The only wallet app you need



June 2023 on iOS and Android


  • +8% increase in revenue and MAU

  • Created consistency between platforms via component libraries

  • Reduced load speeds to under 1s (down from 9s)


  • 1 Product Designer (myself)

  • 1 Product Manager

  • 6 front-end engineers

    • 3 on iOS

    • 3 on Android

  • 2 back-end engineers

Description is a crypto wallet and exchange with over 80 million wallets and 40 million verified users. started out as a Bitcoin block explorer in 2011. Since then, we’ve introduced our Wallet, Exchange, and a fiat on-ramp for other wallets called Pay.

Superapp came out of a need for clarity and better information architecture. Our goal as a company was to onboard the next 100M users to crypto. Unfortunately, we used uncommon terminology, combined custodial and non-custodial wallets/features, and left the decision making up to users without giving them the information they need to make a good decision.

How do we teach users the difference between custodial and non-custodial wallets and features?

Explaining the difference seems simple when you know the minutiae, but explaining it in an app is easier said than done. Custodial and non-custodial wallets have overlapping and differing features, varying levels of access to crypto, and even regulations in different regions.

So how do we show the difference to new users, while emulating the experience crypto experts are familiar with?

Use anchoring methods

We learned early on that most users don’t, won’t, or can’t do the math in their head about the value of the crypto they hold. Originally, our wallet would just show an amount like 0.09432 BTC. Eventually, we moved to a pattern showing a byline below the crypto amount in the user’s display currency (e.g. $112.89).

I also learned in conversations with family, friends, and people I met at networking events that using real world examples helped those unfamiliar with the terms understand the difference. Essentially, I would compare custodial wallets to having a bank account and non-custodial wallets to having cash in your wallet or a safe in your house.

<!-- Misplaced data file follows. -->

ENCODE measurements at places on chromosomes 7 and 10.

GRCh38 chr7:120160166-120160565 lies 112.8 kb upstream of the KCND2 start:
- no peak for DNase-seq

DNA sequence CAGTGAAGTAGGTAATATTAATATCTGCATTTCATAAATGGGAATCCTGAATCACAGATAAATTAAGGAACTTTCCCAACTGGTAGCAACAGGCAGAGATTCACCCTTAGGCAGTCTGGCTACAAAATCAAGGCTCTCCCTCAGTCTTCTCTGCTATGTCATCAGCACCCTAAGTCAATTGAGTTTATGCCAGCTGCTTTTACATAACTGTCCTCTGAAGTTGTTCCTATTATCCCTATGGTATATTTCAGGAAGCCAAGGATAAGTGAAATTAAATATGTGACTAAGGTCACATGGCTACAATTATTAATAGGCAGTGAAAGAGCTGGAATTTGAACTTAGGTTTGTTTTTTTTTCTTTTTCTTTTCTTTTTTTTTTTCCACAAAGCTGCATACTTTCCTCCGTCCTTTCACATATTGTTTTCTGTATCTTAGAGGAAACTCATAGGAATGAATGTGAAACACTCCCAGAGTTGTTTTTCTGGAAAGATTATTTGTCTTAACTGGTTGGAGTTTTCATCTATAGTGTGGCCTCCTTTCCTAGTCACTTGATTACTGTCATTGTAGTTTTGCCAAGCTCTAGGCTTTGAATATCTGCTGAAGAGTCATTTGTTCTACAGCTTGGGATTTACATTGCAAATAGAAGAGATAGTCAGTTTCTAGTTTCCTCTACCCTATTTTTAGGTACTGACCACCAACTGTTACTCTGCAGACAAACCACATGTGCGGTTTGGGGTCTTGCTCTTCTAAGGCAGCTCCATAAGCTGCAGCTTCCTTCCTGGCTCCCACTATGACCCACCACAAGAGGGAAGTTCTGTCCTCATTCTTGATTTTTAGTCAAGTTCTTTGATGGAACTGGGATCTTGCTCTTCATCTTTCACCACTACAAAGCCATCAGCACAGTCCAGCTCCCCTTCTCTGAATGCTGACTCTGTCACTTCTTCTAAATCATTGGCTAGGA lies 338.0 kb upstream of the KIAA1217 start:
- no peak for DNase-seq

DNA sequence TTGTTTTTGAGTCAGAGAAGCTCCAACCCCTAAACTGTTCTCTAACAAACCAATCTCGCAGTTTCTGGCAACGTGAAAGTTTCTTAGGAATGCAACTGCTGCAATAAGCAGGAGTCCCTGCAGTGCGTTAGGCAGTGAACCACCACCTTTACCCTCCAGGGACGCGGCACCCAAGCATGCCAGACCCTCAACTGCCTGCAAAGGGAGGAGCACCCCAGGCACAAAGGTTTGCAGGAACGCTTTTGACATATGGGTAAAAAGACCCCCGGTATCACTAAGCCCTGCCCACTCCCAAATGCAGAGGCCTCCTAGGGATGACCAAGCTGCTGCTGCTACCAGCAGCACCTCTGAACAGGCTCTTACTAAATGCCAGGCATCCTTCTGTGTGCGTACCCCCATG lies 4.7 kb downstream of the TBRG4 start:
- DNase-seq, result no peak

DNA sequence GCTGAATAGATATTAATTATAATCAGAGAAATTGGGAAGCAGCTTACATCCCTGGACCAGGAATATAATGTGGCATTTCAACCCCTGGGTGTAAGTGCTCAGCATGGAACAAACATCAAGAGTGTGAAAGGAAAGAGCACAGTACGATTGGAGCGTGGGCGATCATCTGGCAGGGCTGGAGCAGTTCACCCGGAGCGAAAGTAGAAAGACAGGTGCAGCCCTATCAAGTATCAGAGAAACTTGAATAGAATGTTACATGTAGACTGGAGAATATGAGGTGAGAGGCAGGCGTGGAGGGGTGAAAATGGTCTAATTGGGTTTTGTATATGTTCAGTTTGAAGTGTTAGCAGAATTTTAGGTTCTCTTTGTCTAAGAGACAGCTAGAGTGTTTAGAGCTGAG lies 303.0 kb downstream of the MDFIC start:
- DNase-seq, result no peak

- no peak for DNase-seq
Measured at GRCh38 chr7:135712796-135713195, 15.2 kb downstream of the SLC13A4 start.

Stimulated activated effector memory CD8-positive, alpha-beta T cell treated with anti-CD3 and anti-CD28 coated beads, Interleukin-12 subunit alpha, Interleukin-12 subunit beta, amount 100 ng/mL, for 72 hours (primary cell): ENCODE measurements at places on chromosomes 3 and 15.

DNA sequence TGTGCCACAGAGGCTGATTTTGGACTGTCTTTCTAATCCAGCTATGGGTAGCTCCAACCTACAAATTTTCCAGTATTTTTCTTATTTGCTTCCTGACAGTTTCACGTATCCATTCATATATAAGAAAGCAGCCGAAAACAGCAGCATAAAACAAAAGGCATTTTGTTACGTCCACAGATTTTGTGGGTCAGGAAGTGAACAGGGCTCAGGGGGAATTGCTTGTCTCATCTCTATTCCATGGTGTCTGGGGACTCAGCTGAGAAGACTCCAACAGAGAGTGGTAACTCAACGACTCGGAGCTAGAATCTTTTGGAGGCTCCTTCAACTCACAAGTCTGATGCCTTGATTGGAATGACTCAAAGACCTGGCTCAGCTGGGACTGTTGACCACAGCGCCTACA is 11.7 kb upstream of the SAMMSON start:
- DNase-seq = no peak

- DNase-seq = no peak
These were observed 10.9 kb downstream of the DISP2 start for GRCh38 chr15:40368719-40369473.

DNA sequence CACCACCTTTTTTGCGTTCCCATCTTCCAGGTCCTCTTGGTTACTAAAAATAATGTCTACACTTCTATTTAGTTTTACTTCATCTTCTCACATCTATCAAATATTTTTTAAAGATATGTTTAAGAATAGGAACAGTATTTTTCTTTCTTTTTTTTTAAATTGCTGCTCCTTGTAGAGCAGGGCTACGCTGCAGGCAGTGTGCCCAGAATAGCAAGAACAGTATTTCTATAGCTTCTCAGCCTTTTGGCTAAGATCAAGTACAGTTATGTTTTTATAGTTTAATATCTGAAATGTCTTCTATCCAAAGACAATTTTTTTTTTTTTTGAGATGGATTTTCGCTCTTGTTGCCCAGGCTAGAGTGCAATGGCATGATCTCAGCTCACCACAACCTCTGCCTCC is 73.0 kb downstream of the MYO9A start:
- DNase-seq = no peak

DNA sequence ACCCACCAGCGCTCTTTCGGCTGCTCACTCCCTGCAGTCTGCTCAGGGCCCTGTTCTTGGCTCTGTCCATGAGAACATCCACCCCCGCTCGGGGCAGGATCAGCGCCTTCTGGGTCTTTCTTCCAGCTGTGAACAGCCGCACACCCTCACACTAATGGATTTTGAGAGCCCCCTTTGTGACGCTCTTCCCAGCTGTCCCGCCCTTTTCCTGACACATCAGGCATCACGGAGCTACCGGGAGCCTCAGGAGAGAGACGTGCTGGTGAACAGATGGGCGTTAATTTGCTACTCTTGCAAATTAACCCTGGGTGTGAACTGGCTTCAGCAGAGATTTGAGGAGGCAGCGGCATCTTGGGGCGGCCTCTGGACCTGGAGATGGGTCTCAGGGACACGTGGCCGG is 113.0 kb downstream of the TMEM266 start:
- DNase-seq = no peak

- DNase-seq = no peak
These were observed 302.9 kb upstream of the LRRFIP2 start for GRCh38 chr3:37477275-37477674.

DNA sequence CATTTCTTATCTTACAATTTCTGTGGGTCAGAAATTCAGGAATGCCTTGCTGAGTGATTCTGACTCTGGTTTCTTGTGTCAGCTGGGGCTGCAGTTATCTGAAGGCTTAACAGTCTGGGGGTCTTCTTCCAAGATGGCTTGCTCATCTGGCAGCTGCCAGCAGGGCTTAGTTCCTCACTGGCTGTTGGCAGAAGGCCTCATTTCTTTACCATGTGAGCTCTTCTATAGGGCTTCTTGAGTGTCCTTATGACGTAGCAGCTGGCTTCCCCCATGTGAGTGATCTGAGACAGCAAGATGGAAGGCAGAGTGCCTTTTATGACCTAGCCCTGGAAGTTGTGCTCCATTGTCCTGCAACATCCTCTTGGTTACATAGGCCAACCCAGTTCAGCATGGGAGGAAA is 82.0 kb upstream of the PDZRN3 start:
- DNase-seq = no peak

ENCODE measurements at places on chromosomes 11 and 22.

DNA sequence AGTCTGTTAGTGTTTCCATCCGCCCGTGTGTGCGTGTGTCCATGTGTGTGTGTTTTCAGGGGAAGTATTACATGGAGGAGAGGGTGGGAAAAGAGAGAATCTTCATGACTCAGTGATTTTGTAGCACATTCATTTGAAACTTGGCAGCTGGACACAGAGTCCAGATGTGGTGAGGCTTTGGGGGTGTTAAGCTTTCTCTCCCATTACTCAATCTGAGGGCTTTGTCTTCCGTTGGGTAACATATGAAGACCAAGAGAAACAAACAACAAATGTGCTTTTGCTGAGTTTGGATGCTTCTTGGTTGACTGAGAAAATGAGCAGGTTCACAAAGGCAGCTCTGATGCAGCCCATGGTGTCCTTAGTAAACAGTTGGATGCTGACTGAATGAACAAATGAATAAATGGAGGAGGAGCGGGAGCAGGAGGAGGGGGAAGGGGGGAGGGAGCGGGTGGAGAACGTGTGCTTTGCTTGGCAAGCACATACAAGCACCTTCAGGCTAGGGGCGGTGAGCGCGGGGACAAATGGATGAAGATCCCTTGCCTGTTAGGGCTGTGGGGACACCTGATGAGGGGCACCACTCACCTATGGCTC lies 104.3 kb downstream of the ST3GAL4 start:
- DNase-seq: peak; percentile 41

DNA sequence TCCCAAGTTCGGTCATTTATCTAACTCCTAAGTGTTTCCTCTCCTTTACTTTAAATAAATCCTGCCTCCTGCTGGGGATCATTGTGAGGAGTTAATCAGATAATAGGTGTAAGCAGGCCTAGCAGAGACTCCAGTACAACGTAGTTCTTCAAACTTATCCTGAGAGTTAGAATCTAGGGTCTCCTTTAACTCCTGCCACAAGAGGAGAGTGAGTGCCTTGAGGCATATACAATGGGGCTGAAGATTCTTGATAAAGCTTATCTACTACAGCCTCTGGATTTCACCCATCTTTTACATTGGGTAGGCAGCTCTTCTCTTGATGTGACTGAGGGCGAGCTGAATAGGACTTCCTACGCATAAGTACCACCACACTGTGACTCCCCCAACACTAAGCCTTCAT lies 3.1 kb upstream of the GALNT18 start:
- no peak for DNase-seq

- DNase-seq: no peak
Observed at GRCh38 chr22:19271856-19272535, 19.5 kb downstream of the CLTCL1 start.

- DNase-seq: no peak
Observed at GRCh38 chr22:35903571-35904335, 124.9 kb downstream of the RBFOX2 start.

Separate the two contexts

The biggest indicator that we had a screwy hierarchy was the number of support tickets for users asking what the difference is and why they can’t buy or sell into one but can in another. I played around with ideas that took inspiration from traditional finance apps, but quickly found that the constraints of other navigational elements in the app made it less scalable. 

Eventually, I landed on a concept that completely revamped the navigation, architecture, and visual design of our app. When the head of design and myself felt good with the concepts, we pitched the idea to the product team and our CEO. They loved the idea and assembled the team to work on it.

Tech debt is a real problem

During planning, we uncovered a number of tech debt issues that needed to be resolved for us to be able to successfully build according to the designs. Our team worked tirelessly for a few months to improve app load times, refactor code that hadn’t been touched in years (aka update from Obj-C to Swift). While our engineering team was paving the way for a quicker app, I went through iterations of every screen to update to the new style and architecture.

Component libraries are worth the time and effort

Since we were starting fresh, we decided to finally codify our design system, albeit new, into our codebases. For this portion of the project, we contracted out the work to an agency and I acted as PM for the project. The iOS and Android component libraries were completed within 2 months, just in time for our team to start building “Superapp”. Since then, we’ve been able to iterate quickly and ship new features and tests quickly. Anecdotally, the first test we launched after we released Superapp, was completed within a 2 week sprint. The same project would have taken 2-3 sprints prior to our component library and tech debt clean up.

Testing our theory

As we got closer to release, senior leadership became wary that a drastic change to the UI and architecture would negatively affect our revenue. Despite having done some initial user interviews and surveys with examples of the new design that trended toward positive reception, we decided to hack together an MVP version and run an A/B test. The test netted out neutral with a marginal positive trend. Since the results showed no negative impact, we got the go ahead to continue.

What did we learn?

In the first 2 months, we saw an 18% increase in revenue generating events. At the end of 2023, it had evened out to an 8% increase in revenue generating events. This project helped us understand the importance of contextualizing features and information, the value of using anchoring methods from traditional finance to help users understand the fundamentals of crypto, and the cost effectiveness of implementing a component library.

© ghanbak — now until forever

© ghanbak — now until forever

© ghanbak — now until forever